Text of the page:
• 18% of your earned income from the previous tax year, or
  • The annual maximum dollar limit set by the Canada Revenue Agency. For the 2020 tax year, the maximum is $27,230.

For example, if you earn $50,000 a year, you can contribute up to $9,000 annually to an RRSP. Any unused contribution room is carried forward to the next year. Make sure to track your contributions to report on your income tax return, but also because you’ll be penalized for over contributing. If you over-contribute by more than $2,000, you’ll be charged 1% on those excess contributions for each month that extra money sits in your RRSP.

The deadline for contributing to an RRSP for the previous tax year is usually March 1 or 2 of the current year. (So, any contributions made on Marc 1, 2021 will be for the 2020 tax year.) RRSP contributions can be made any time of year, but you’ll often hear the period between January and March referred to as “RRSP season” in an effort to rally people into last-minute contributions.

RRSP withdrawal rules

You can make withdrawals from your RRSP any time, as long as funds aren’t in a locked-in plan. When you withdraw funds from your RRSP, the money is subject to two types of taxes:

1. RRSP withdrawal tax: Also called a withholding tax, this tax only applies to early RRSP withdrawals. When you withdraw money from your RRSP before retirement, the bank holds back a portion of your withdrawal and sends it directly to the Canada Revenue Agency. Withholding tax is the same in every province and territory except Quebec. Here are the current RRSP withdrawal tax rates for all provinces except for Quebec:

  • 10% on amounts up to $5,000
  • 20% on amounts over $5,000 up to and including $15,000
  • 30% on amounts over $15,000

In Quebec, early RRSP withdrawals are subject to both provincial and federal withholding taxes. Here are the current combined provincial and federal withdrawal taxes for Quebec:

  • 20% on amounts up to $5,000
  • 25% on amounts over $5,000 up to and including $15,000
  • 30% on amounts over $15,000

2. Income tax: When you withdraw funds from your RRSP, you’ll have to claim that amount as income on your next tax return. RRSP withdrawals are taxed as earned income and the tax rate is dependent on how much money you earn. If you’re withdrawing a lot or if you’re still earning money from, say, a part time job, you could end up in a high tax bracket, which could result in a large tax hit. If you do withdraw early, and your marginal tax rate is higher than the withholding tax rate, you’ll have to pay additional tax on your withdrawals.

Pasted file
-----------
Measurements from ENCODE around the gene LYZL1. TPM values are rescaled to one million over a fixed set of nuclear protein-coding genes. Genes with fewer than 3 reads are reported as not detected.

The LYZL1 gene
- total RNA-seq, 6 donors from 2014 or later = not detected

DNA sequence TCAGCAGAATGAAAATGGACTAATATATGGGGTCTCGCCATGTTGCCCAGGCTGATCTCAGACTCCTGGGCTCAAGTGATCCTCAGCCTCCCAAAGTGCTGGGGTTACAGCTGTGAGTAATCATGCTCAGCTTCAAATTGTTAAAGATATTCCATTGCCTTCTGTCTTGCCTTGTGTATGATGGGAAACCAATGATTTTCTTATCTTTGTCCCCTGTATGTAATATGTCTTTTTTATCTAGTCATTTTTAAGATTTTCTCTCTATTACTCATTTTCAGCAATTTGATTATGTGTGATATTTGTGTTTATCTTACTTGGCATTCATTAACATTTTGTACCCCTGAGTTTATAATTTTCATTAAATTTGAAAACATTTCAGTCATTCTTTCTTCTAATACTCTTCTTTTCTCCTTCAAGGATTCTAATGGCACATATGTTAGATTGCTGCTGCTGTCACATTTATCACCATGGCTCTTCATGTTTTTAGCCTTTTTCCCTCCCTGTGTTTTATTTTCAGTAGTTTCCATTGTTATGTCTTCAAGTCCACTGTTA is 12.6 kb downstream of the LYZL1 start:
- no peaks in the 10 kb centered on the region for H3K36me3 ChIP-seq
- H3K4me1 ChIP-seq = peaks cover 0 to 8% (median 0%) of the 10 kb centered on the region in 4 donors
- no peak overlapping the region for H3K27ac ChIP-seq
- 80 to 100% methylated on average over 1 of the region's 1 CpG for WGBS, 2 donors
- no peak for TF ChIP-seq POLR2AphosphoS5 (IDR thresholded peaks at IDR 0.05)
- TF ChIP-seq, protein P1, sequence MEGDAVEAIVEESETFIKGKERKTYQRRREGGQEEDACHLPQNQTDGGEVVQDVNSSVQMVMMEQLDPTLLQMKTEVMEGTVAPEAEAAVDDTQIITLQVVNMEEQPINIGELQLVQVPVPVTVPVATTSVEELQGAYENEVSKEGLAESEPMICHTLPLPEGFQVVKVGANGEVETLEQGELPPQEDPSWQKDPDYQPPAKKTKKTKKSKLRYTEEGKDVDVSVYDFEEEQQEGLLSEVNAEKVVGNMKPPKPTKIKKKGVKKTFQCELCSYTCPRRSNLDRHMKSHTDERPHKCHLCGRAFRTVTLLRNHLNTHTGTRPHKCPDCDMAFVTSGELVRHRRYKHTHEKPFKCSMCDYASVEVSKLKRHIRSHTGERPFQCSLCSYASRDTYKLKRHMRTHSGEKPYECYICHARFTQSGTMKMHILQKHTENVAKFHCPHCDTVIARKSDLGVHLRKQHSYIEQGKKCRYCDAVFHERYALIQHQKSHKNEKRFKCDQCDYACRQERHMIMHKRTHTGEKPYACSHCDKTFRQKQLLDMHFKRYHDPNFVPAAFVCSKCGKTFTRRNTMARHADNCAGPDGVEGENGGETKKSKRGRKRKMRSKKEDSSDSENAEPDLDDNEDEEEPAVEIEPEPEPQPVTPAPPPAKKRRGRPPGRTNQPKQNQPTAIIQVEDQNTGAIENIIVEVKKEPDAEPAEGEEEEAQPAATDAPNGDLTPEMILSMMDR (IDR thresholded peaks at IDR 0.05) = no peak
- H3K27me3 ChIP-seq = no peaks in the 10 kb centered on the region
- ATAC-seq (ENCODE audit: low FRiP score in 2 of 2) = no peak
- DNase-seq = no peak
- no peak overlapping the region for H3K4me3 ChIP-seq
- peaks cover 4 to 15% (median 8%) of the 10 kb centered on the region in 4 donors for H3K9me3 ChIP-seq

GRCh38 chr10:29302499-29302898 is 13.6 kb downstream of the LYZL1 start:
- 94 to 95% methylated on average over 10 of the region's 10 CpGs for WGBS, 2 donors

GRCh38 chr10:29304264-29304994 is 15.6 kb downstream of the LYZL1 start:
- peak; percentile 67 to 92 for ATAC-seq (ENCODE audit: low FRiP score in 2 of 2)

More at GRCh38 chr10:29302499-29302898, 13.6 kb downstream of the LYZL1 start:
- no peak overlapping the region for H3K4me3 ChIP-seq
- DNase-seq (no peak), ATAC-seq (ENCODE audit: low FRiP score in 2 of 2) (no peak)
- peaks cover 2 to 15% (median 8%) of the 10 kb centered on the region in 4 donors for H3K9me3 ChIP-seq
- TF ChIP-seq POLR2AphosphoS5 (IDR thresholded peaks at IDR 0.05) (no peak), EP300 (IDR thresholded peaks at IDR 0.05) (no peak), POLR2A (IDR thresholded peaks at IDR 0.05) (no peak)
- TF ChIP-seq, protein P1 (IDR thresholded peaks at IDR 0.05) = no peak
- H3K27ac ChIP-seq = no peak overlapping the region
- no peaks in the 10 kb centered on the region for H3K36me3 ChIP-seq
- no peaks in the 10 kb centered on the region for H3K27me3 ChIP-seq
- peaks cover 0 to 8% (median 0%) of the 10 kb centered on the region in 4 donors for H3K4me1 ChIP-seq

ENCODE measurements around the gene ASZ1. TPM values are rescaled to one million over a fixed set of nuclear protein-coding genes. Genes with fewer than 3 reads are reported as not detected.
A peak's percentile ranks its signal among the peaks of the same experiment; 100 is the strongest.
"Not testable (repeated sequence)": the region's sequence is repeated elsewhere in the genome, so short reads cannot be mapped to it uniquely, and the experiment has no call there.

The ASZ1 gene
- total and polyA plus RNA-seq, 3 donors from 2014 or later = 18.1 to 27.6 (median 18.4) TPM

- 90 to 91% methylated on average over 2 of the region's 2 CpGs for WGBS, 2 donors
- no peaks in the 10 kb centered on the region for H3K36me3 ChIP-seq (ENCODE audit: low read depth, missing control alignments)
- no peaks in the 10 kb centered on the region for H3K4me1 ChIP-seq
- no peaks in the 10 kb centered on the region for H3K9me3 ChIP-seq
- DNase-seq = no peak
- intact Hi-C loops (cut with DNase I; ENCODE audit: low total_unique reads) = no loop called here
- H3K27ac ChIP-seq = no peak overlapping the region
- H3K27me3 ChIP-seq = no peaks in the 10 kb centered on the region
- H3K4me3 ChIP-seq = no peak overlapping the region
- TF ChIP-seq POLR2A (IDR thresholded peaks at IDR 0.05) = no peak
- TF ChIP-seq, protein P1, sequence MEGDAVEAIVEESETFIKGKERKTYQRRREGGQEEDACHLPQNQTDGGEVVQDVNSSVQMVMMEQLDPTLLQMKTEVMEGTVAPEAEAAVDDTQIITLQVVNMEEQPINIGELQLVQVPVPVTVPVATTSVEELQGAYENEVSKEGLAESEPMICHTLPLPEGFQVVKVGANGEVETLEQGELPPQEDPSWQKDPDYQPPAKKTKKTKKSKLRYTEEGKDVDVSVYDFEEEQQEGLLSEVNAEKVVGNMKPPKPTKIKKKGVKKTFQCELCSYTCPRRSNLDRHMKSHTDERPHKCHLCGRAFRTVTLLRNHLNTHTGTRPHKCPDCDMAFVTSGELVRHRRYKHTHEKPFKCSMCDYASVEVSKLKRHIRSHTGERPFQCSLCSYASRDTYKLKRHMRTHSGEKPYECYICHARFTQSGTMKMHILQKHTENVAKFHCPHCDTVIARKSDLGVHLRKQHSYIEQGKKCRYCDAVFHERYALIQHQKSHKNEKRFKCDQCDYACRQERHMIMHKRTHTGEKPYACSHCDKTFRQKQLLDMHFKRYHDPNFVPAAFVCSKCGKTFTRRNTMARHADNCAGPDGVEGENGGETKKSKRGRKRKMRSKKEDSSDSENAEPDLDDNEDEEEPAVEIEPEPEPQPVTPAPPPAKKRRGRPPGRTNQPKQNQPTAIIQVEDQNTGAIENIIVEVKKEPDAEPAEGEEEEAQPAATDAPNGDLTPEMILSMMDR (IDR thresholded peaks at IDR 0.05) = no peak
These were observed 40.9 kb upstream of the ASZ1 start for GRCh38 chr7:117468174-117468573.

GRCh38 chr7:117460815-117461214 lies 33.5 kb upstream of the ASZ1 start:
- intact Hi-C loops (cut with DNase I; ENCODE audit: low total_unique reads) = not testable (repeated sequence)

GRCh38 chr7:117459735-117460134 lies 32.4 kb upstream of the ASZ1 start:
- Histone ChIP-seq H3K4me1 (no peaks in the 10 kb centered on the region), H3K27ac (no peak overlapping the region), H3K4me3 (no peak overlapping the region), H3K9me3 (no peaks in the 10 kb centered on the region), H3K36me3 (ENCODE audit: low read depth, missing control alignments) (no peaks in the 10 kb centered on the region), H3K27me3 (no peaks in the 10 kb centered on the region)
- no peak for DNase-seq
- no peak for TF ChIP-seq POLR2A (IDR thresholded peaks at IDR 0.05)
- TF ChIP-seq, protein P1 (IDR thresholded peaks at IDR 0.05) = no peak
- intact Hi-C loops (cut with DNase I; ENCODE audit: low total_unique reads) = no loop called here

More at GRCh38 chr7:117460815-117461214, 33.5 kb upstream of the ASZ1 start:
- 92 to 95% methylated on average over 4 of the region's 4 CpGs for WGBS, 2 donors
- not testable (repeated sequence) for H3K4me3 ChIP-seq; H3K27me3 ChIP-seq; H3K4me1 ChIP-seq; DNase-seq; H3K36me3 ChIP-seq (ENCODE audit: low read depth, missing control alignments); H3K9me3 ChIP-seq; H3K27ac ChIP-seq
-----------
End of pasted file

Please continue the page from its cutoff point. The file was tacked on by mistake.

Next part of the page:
What happens when you withdraw early?

While you can technically withdraw money anytime, RRSPs are set up to encourage long-term savings and discourage taking out money before retirement. If you’re thinking about withdrawing money from your RRSP earlier than expected, there are a few financial consequences to consider.

You’ll pay taxes: If you withdraw from your RRSP at a time when you’re working and earning a healthy income, you may be increasing the amount of taxes you’ll pay.

You’ll lose out on tax-deferred compounding: Let’s say you withdraw $5,000 from your RRSP. Even if you replace that money later, you’ve lost out on valuable time to let your investment earn money and grow.

You’ll permanently lose the contribution room: When you withdraw money from an RRSP, you don’t get that contribution room back. So if you withdraw that $5,000 from your RRSP, your maximum lifetime contribution shrinks by $5,000. That means there’s less money in your RRSP to benefit from compounding interest.

How to withdraw from your RRSP without paying tax

You can search the darkest corners of the Internet for loopholes, but there’s no way to get out of paying taxes on RRSP withdrawals—you can only defer them. However, there are two government programs that let you withdraw from your RRSP without paying withholding or income taxes. However, they money must be repaid within certain timelines.

Home Buyers’ Plan: Allows you and/or your spouse to borrow up to $35,000 each from your RRSPs to finance a down payment to buy or build a home. A “first-time buyer” is defined as anyone who hasn’t occupied a home that they or their spouse/partner owned in the last five years. Whatever you borrow from your RRSP must be repaid within 15 years.

Lifelong Learning Plan: Allows you to withdraw up to $10,000 per year over four years from your RRSP (up to a maximum of $20,000) to pay for full-time education for you or your spouse/common law partner. The full amount had to be repaid to your RRSP within 10 years.

What happens to your RRSP when you turn 71?

You can’t hold onto an RRSP forever. When you turn 71, the government requires you to turn your retirement savings into retirement income.When it’s time to close your RRSP, you can pick one or more of the following options: